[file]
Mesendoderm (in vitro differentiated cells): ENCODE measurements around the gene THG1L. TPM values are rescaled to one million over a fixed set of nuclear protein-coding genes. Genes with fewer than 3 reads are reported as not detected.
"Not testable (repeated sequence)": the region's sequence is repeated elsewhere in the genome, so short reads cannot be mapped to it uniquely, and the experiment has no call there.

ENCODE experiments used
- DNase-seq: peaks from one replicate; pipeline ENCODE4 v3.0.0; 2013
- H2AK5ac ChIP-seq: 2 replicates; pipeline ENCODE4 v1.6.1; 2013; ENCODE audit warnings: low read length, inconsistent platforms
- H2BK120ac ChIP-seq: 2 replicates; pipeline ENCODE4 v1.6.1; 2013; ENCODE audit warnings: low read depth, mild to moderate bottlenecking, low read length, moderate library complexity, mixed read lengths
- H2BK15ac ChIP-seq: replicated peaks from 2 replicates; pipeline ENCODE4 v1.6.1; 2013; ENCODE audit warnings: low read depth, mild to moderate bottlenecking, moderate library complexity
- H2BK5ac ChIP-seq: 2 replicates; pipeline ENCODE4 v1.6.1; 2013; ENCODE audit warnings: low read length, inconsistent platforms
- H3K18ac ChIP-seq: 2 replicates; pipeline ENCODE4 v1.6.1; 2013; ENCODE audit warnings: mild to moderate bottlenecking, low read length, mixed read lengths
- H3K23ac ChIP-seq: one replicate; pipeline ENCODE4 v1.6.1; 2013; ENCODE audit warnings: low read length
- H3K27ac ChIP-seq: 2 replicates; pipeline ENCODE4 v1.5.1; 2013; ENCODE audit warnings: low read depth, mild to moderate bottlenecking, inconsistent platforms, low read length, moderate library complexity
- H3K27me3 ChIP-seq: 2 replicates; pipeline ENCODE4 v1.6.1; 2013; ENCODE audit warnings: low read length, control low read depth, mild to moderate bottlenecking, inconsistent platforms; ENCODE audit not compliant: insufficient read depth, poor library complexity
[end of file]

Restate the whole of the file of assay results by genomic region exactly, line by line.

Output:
Mesendoderm (in vitro differentiated cells): ENCODE measurements around the gene THG1L. TPM values are rescaled to one million over a fixed set of nuclear protein-coding genes. Genes with fewer than 3 reads are reported as not detected.
"Not testable (repeated sequence)": the region's sequence is repeated elsewhere in the genome, so short reads cannot be mapped to it uniquely, and the experiment has no call there.

ENCODE experiments used
- DNase-seq: peaks from one replicate; pipeline ENCODE4 v3.0.0; 2013
- H2AK5ac ChIP-seq: 2 replicates; pipeline ENCODE4 v1.6.1; 2013; ENCODE audit warnings: low read length, inconsistent platforms
- H2BK120ac ChIP-seq: 2 replicates; pipeline ENCODE4 v1.6.1; 2013; ENCODE audit warnings: low read depth, mild to moderate bottlenecking, low read length, moderate library complexity, mixed read lengths
- H2BK15ac ChIP-seq: replicated peaks from 2 replicates; pipeline ENCODE4 v1.6.1; 2013; ENCODE audit warnings: low read depth, mild to moderate bottlenecking, moderate library complexity
- H2BK5ac ChIP-seq: 2 replicates; pipeline ENCODE4 v1.6.1; 2013; ENCODE audit warnings: low read length, inconsistent platforms
- H3K18ac ChIP-seq: 2 replicates; pipeline ENCODE4 v1.6.1; 2013; ENCODE audit warnings: mild to moderate bottlenecking, low read length, mixed read lengths
- H3K23ac ChIP-seq: one replicate; pipeline ENCODE4 v1.6.1; 2013; ENCODE audit warnings: low read length
- H3K27ac ChIP-seq: 2 replicates; pipeline ENCODE4 v1.5.1; 2013; ENCODE audit warnings: low read depth, mild to moderate bottlenecking, inconsistent platforms, low read length, moderate library complexity
- H3K27me3 ChIP-seq: 2 replicates; pipeline ENCODE4 v1.6.1; 2013; ENCODE audit warnings: low read length, control low read depth, mild to moderate bottlenecking, inconsistent platforms; ENCODE audit not compliant: insufficient read depth, poor library complexity